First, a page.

In May of 2017, Moon Jae-in was successfully elected as president with an approval rating of 80 percent which was accredited to his progressivism (Ryall). Moon Jae-In campaigned under the notion of “eradicating deep-rooted evils” (KBSNews), alluding to the historical rule of conservative and militarized regimes. The opposing argument regarding “deep rooted evils” (KBSNews) from conservatives view Moon Jae-In’s administration negatively as “the evil” due to nationalistic and agressive institutional reformations implemented by his administration. In fact, Moon’s approach left South Korean conservatives feeling isolated, which resulted in an equally aggressive political response, polarizing conservatives and progressives. Polarization cripples a democracy as it may lead to resentment towards the opposing party (and thus a lack of cooperation), gridlock or, the political dominion of one party (McCoy). South Korea falls victim to the political dominion of the progressive party being that in South Korea, “Moon Jae-In’s Democratic Party” exercises a three-fifths majority in the national assembly, having a firm grasp on the legislative, executive and judicial branches of government (Gi-Wook Shin).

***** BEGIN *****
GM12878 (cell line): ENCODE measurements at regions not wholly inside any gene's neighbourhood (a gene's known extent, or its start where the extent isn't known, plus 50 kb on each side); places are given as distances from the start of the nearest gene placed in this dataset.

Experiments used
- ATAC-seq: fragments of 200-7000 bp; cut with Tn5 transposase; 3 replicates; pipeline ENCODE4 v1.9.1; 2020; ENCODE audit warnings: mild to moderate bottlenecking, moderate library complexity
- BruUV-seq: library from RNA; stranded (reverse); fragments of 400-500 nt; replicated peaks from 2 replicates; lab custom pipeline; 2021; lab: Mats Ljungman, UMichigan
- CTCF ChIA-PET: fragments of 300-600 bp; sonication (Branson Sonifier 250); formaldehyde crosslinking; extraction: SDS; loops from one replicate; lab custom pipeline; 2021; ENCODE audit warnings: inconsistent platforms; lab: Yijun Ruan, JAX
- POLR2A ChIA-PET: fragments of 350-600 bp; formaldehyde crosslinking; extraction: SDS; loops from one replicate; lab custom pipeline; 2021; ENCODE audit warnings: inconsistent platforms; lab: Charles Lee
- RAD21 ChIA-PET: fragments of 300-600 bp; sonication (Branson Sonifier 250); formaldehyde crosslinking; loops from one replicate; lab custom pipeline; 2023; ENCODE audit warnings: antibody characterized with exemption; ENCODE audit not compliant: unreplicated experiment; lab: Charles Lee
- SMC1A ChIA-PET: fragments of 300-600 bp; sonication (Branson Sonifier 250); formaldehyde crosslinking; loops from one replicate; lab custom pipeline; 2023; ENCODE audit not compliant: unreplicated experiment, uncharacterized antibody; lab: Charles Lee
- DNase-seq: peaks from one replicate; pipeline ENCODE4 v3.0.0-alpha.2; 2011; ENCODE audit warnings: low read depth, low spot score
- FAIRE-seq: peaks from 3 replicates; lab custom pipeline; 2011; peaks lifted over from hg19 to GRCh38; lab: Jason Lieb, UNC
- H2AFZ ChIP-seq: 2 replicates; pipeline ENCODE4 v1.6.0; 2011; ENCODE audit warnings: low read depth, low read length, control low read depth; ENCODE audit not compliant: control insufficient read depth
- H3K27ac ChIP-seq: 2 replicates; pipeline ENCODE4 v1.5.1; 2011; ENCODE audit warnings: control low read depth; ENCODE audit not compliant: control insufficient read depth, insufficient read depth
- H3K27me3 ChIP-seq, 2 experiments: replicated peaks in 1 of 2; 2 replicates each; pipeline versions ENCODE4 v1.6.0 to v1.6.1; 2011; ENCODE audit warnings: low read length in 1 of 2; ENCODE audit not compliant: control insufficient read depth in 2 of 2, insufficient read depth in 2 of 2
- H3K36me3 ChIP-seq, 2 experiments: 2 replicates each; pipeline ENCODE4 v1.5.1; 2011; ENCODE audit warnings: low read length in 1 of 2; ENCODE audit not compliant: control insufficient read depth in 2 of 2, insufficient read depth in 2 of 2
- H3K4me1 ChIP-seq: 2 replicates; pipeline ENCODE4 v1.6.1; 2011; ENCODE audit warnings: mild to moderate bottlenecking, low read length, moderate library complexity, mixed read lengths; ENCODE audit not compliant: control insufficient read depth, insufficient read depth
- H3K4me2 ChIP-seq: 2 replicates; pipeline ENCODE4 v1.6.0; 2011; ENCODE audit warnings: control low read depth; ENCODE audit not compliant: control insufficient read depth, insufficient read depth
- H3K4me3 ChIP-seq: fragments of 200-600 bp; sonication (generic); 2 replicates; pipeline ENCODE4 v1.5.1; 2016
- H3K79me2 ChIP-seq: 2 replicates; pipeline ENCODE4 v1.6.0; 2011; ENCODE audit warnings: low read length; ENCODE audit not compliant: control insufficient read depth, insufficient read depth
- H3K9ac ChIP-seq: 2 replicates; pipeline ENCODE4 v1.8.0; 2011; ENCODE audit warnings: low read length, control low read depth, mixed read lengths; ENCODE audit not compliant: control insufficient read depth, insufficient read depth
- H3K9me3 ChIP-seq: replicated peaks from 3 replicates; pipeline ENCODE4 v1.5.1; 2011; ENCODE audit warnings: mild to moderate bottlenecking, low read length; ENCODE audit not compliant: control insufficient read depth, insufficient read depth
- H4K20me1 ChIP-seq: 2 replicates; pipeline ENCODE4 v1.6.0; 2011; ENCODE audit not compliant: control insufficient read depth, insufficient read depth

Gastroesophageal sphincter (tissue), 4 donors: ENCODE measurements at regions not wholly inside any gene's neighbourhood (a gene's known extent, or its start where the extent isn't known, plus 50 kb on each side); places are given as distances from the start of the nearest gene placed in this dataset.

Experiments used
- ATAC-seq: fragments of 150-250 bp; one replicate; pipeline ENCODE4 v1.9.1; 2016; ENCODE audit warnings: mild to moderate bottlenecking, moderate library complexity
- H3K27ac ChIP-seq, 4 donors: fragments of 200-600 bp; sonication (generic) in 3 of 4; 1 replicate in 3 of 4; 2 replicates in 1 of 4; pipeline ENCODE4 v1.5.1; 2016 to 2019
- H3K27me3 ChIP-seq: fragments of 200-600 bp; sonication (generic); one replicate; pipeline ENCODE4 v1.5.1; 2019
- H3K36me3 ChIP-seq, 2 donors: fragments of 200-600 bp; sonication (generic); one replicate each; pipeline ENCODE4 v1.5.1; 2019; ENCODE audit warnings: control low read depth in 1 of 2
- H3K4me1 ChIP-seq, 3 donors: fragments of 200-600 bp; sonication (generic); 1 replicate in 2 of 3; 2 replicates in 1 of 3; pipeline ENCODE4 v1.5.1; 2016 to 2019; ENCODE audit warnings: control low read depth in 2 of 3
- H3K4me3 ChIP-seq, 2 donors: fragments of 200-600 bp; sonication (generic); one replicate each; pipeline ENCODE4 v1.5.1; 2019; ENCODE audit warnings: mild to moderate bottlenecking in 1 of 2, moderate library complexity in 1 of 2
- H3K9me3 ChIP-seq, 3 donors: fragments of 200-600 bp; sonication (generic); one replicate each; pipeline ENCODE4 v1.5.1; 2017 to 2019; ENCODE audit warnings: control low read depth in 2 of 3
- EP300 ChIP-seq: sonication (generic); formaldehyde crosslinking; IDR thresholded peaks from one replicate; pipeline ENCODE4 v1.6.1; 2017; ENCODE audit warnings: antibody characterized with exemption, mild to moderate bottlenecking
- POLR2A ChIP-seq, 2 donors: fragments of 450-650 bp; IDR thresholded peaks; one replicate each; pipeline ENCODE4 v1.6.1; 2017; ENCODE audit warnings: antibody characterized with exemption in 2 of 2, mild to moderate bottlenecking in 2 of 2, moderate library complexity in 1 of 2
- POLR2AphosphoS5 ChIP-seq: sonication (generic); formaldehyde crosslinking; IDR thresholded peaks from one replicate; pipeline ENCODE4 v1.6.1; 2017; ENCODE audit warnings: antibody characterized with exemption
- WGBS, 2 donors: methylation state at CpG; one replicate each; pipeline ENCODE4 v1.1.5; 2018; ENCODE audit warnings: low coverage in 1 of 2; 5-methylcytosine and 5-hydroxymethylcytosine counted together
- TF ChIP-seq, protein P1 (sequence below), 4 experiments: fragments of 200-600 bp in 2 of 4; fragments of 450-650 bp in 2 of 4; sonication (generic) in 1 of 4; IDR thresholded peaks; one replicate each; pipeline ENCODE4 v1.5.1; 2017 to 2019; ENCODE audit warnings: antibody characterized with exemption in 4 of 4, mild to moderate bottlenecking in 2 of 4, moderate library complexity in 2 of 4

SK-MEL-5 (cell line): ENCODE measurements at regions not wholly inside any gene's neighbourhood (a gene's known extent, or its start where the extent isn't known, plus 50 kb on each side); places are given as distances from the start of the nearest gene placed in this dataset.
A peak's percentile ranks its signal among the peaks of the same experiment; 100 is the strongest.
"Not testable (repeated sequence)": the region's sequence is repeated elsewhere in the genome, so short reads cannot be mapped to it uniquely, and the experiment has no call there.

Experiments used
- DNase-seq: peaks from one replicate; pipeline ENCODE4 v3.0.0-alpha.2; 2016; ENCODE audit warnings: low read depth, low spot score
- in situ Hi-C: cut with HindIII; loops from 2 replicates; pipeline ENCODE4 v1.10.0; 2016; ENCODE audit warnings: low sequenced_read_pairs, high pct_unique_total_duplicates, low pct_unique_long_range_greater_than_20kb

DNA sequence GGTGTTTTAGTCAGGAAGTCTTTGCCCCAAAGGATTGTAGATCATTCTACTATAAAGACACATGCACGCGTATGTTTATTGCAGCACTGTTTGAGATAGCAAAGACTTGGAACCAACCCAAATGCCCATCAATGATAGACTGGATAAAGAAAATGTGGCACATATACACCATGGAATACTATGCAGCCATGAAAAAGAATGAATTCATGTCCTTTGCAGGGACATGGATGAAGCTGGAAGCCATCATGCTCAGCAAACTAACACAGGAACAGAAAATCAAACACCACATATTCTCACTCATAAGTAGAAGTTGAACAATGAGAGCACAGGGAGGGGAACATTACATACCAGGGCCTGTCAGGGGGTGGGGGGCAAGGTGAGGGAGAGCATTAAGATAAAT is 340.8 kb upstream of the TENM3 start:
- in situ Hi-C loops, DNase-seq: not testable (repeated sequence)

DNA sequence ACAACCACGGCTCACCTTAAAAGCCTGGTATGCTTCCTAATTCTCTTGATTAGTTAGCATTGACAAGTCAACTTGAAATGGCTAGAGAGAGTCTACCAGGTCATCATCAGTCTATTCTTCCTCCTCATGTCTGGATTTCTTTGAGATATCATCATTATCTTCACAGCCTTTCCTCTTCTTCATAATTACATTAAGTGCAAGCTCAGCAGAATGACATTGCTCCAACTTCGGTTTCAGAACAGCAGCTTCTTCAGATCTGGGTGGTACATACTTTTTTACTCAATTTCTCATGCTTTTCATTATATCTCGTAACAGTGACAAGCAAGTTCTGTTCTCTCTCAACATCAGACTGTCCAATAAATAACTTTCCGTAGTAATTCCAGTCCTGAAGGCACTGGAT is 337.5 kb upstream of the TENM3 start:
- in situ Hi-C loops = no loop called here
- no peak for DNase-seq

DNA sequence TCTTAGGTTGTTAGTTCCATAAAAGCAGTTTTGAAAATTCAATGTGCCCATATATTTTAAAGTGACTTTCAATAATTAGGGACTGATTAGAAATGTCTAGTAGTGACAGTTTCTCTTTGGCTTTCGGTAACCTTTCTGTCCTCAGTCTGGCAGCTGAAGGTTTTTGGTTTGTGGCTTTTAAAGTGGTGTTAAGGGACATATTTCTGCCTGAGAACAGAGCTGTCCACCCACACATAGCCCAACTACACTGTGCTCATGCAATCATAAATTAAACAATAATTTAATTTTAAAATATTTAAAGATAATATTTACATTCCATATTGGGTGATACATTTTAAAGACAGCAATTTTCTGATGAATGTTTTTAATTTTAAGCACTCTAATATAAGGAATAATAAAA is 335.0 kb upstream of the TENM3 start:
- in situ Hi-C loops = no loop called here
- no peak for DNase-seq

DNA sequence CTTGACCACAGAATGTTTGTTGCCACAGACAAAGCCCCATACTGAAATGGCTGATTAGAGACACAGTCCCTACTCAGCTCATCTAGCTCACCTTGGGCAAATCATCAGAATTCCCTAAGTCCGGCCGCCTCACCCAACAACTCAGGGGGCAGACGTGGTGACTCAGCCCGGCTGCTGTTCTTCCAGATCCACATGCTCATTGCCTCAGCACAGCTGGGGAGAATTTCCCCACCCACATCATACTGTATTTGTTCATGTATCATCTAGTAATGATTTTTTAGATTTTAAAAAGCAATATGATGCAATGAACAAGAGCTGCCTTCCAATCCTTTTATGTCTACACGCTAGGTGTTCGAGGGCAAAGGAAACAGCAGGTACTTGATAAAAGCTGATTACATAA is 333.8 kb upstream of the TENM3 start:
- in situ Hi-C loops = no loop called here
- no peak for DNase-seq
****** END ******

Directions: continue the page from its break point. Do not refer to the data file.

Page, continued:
Moon Jae-In’s perceived sanctimonious approach to governing, further exacerbated democratic erosion in South Korea. In efforts to eradicate so-called “deep rooted evils” (KBSNews), the Moon administration led special investigations, as well as created 39 task forces to scrutinize government ministries that upheld the policies of previous state leaders (Gi-Wook Shin). This pressure to be loyal to Moon’s progressive ideology (as opposed to loyalty towards bipartisanship) on government workers was widely felt. Moon Jae-In further proceeded to hand seIect prosecutors for executive roles in government, as well as extended his influence on the judicial system through the removal and appointment of judges to his liking. This practice heightened partisanship at the judicial level, which was identified and countered by the 2017 amendment, the Korean Prosecutors Act. This act works to ensure judges serve in the range of their “scope of duties” (again, by Moon’s standards) (Korea Legislation Institute) as the judiciary serves as the ‘last defense for rule of law”. (GI-Wook Shin). As recently as November of 2020, Yoon Seok-Youl, Prosecutor General, had five allegations made against him resulting in his suspension by the Minister of Justice, Choo Mi-Ae for, “damaged dignity and trust in his relation to his political neutrality as prosecutor general”. In a failed attempt to rehabilitate a nation passing a period of corruption, Moon instead amplified the issue through a lack of attentiveness for checks and balances.